• Pageturner – the top books ordered by average number of words read per reading session.
  • Burning the midnight oil – books that keep people up late at night.
  • Most Re-read – which books are read over and over again?
  • Trophy Books – books that are most frequently purchased, but never actually read.
  • A turn for the worse – which books are most frequently abandoned in the last third of the book?  These are the books that go bad.

Lamere’s list is much longer than that, and it’s fantastic. Sure, you could poll people for this same information, but the sample size would be so small. With the Kindle you could have immediate access to the way millions of people interact with their books, and you, Consumer Joe, could make purchase decisions based on that. Pretty brilliant, Lamere.

Publishing Idea #6: The Freeness of Free

March 30, 2010

It must have been over 10 years ago that I was in a giant chain bookstore back in Virginia. I was at the register to buy a book when I noticed a free book for the taking.

“Free?” I thought. “Must not be a very good book.”

I didn’t take it. A free book, and because of my perception of “free,” I didn’t take it.

The book in question? Robert Jordan’s first book of his bestselling Wheel of Time series (which I haven’t read, but I’ve heard it’s quite good until the 29th book).

Free plays tricks on your mind. When it comes to a physical object, freeness diminishes the perception of the quality. Sure, you might take the free book, CD, movie, whatever, but you’re probably less likely to read it because it’s free. Why not read that book that cost you $15 instead? At least that book has assigned value.

But there are ways to give things away for free and have them retain value. I read about a great example of this today. The Concord Free Press gives away all their books. They’re a small publisher with a decent supply chain, and their authors seem pretty good too. But they’re a nonprofit. They’re not even a charity.

Their model is pretty basic: They’ll give you a book, and you donate some amount of money to a charitable organization. Simple as that. This model has gotten them tons of good press and raised about $300,000 for charity (from three books).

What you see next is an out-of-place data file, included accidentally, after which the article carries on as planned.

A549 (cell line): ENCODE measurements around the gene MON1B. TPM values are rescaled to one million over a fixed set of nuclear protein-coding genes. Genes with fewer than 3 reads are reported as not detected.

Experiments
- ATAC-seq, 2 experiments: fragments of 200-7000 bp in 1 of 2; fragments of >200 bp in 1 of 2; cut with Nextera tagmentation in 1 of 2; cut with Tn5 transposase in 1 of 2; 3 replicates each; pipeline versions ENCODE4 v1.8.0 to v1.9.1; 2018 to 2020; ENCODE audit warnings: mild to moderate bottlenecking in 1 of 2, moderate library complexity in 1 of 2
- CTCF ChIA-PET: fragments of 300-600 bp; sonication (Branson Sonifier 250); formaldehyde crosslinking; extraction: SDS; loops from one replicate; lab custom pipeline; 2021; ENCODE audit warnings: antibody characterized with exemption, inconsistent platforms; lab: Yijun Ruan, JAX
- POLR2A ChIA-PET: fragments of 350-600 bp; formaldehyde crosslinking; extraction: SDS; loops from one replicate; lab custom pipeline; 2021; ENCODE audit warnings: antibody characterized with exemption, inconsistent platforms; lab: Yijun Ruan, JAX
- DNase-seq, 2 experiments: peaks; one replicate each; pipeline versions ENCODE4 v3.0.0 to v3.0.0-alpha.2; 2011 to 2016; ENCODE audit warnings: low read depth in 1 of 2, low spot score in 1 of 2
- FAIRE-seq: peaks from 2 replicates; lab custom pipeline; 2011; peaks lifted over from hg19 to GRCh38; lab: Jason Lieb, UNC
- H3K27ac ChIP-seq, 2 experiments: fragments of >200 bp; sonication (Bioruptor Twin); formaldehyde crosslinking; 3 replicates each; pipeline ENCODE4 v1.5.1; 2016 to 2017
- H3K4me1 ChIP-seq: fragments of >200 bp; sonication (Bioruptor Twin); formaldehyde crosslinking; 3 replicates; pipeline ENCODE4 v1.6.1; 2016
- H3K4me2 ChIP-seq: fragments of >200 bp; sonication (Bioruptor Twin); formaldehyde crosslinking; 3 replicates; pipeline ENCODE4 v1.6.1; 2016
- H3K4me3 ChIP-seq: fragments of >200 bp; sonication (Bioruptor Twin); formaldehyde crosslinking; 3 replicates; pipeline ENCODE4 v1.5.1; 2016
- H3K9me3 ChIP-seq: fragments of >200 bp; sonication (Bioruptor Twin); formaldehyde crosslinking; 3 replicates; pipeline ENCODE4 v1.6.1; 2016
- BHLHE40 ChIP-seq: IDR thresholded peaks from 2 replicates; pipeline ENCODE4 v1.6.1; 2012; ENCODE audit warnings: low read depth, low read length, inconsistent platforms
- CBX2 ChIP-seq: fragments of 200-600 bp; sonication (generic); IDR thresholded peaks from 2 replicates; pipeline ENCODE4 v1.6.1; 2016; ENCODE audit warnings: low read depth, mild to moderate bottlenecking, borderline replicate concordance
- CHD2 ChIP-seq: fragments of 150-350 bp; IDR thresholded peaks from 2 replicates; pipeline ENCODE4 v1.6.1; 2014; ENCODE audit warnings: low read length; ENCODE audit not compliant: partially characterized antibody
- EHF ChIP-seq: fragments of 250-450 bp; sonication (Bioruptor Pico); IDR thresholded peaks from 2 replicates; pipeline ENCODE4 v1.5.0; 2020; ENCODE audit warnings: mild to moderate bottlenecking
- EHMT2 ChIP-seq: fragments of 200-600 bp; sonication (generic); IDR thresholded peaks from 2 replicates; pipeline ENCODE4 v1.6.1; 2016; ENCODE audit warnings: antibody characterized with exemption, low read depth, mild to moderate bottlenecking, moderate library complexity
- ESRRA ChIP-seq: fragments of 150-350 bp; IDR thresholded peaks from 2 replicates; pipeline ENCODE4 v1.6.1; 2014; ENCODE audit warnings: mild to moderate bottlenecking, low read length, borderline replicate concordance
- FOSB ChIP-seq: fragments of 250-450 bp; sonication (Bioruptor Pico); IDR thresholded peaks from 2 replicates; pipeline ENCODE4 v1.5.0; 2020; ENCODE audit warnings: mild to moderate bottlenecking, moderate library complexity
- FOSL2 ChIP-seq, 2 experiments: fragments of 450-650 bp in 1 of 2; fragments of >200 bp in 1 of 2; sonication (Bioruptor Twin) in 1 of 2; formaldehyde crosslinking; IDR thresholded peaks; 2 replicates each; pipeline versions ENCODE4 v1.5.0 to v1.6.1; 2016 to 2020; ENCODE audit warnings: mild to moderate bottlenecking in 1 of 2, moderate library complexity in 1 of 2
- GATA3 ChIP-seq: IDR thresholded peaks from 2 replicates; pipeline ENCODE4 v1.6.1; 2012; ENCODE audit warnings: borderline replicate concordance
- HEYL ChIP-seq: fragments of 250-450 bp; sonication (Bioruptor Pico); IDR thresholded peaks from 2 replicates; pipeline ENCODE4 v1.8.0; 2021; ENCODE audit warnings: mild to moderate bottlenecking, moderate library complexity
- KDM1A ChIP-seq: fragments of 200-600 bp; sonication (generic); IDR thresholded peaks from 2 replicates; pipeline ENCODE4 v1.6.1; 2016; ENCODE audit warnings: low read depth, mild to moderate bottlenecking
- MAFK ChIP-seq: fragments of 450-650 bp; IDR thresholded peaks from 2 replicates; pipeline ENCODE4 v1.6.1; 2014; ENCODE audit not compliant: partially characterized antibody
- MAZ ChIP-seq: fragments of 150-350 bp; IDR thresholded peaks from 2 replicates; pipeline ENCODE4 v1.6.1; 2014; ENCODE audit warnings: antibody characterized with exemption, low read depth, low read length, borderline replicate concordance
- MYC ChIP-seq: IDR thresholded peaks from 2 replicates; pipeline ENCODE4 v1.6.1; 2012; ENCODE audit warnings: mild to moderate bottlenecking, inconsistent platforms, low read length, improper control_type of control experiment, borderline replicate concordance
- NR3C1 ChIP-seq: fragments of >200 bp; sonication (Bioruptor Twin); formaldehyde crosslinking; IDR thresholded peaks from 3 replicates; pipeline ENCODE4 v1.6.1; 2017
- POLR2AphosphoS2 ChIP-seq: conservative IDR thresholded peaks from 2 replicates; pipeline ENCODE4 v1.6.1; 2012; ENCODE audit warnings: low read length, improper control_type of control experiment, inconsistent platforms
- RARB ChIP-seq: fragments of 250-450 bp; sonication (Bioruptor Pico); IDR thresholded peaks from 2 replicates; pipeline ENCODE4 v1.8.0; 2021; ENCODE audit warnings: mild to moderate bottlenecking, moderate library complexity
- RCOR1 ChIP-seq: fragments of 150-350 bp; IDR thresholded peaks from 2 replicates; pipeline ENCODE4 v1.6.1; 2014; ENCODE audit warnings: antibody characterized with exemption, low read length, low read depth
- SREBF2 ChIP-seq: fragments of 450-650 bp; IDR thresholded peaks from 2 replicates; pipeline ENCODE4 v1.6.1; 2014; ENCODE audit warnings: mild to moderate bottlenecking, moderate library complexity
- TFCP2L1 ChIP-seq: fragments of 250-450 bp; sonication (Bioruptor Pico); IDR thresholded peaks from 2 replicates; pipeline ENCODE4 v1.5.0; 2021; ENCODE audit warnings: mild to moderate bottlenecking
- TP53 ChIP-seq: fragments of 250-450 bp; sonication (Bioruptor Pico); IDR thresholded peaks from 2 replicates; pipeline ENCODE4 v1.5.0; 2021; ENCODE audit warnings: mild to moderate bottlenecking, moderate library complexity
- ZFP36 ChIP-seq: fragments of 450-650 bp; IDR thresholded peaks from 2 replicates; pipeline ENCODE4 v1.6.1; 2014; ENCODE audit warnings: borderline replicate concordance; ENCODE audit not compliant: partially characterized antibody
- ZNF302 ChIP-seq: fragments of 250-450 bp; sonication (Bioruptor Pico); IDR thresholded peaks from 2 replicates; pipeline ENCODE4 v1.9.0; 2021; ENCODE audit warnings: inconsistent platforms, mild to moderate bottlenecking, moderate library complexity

Do people read their books? I don’t know. But these books certainly have more value than a strictly free book. This free is free + charitable donation + reading a book that other people are talking about. That last part is perhaps the most valuable.

My publishing company, Blank Slate Press, is going to find value in free (and yet we won’t be a nonprofit). We have to select our first author first, though. Stay tuned for more news about how BSP will give value to free.

Publishing Idea #5: The Unknown Ending

March 26, 2010

Have you ever been completely immersed in a great book, there’s all this conflict and awesome characters and multiple plotlines leading to what appears to be an amazing ending, and you truly didn’t want to know how many more pages until the end of the book?

The tricky thing is that you always have a pretty good idea of the number of remaining pages. You know that you’ve reached the final twist because there are only a few pages left, or you know that something big is going to happen immediately because of the limited time remaining.

Me, I like this aspect of books to remain a mystery. I don’t want to see the ending coming. I want it to hit me out of nowhere, and I want to be pleasantly surprised when it doesn’t. I offer a few solutions, and I’m sure you can think of others.

  1. Add extra pages at the end. I don’t mean blank pages (unless they’re covered in invisible ink). I mean pages with author interviews, sample chapters from the next book, a short story, things like that. I think Penguin does this with their PS books. I love those PS sections.
  2. Publish the final chapter(s) online. Think about this. You’re reading a book. You think you’ve reached the end, but on the last page, it says to go to a protected private link online for the final chapter(s). Sure, this could be annoying if you’re on a plane and just want to finish the book, but how cool would it be to be blindsided by that? You could have a forum in following the final chapter online for people to discuss the book–it’s an automatic community.